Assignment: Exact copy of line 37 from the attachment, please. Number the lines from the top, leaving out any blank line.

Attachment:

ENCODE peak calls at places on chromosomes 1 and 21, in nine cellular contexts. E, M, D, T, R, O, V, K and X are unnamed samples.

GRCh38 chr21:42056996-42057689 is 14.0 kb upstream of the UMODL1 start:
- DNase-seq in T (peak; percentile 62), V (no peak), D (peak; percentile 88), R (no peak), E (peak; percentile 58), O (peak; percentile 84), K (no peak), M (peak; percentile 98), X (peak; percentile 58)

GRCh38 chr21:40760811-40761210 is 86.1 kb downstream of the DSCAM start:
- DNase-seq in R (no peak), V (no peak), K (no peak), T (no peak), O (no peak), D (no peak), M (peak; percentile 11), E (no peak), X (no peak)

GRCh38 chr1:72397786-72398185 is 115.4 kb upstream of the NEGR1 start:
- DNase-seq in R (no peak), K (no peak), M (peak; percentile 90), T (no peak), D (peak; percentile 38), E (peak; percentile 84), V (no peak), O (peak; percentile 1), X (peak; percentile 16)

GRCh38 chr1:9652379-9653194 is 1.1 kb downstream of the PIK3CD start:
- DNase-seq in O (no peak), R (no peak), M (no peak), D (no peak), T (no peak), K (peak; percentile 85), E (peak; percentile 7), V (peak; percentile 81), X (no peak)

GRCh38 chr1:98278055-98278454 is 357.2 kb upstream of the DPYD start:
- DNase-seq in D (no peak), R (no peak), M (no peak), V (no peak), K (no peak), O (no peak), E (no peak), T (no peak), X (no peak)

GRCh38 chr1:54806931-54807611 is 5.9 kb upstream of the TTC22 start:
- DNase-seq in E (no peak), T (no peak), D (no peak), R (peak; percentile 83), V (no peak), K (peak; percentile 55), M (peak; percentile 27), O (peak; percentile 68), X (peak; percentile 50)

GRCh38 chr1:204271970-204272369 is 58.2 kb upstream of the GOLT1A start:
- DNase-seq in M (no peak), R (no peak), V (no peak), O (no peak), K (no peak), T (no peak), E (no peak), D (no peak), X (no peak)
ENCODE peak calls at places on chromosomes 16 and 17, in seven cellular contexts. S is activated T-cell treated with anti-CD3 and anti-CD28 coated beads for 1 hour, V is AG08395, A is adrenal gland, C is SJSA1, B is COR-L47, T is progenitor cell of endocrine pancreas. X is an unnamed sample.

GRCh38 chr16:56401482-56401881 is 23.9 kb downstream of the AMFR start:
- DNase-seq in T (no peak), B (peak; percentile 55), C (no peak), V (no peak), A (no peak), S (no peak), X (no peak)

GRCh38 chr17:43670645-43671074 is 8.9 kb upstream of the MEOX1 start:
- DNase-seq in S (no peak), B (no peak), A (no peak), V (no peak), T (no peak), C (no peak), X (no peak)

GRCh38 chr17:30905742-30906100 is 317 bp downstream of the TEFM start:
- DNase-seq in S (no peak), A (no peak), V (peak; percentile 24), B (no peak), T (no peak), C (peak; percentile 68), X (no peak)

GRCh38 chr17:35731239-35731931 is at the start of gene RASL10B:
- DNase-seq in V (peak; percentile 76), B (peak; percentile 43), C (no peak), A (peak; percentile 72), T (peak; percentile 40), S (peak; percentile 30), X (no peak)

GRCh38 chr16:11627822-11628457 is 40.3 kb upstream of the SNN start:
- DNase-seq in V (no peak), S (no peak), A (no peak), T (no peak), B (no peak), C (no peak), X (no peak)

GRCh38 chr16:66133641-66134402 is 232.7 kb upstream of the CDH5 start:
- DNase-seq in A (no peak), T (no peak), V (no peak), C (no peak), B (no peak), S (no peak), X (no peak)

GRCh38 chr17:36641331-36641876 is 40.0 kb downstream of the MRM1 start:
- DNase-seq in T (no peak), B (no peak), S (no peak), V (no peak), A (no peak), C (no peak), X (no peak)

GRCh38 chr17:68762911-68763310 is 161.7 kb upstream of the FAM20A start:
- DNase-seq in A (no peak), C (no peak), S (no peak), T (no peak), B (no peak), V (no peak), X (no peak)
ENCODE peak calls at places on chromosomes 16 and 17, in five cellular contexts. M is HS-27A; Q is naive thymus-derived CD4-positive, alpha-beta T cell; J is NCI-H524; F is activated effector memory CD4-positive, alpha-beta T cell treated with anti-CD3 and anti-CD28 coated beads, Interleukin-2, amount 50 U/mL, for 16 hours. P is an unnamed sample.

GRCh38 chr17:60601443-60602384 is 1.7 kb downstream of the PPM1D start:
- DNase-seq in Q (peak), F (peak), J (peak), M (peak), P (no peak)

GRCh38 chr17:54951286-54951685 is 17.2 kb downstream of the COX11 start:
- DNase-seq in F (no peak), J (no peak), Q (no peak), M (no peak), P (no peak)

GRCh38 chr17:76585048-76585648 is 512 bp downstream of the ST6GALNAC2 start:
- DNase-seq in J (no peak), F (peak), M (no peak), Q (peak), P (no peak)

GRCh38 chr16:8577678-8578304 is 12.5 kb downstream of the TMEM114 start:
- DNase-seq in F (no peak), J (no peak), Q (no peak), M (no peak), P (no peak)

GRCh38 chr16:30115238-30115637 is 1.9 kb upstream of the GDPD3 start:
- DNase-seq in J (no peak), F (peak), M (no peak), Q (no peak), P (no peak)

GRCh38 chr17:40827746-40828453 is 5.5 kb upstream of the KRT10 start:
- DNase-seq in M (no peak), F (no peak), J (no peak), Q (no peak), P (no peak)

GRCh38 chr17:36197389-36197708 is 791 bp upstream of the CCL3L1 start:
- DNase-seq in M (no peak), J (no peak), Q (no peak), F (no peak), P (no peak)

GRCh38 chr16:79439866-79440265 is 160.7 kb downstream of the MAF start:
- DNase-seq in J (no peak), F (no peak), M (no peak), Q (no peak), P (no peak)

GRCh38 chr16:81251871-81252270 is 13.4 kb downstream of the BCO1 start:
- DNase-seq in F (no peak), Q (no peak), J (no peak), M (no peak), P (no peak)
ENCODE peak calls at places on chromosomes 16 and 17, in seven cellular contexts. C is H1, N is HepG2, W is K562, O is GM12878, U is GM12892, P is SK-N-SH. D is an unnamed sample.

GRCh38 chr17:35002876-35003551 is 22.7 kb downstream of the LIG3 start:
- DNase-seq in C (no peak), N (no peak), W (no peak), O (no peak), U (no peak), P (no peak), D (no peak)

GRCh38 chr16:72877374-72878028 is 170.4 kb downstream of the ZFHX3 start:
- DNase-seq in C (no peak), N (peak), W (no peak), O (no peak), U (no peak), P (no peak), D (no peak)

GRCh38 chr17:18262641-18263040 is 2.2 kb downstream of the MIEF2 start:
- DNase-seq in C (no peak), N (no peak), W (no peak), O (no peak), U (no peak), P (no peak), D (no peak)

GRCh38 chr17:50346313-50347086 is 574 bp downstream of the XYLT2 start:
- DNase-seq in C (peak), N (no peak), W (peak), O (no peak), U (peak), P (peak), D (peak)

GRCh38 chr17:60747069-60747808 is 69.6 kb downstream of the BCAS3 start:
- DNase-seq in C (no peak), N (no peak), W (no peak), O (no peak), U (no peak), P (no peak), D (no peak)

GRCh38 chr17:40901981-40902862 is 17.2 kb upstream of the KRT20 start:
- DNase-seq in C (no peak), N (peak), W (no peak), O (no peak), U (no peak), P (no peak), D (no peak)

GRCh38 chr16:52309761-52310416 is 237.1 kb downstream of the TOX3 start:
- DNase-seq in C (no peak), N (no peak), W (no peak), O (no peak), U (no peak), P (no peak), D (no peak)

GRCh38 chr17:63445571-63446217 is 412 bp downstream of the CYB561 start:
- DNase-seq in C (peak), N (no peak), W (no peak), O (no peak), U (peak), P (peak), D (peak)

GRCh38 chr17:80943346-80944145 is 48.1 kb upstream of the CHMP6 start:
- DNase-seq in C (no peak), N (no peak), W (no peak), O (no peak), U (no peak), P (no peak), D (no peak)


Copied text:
- DNase-seq in F (no peak), J (no peak), Q (no peak), M (no peak), P (no peak)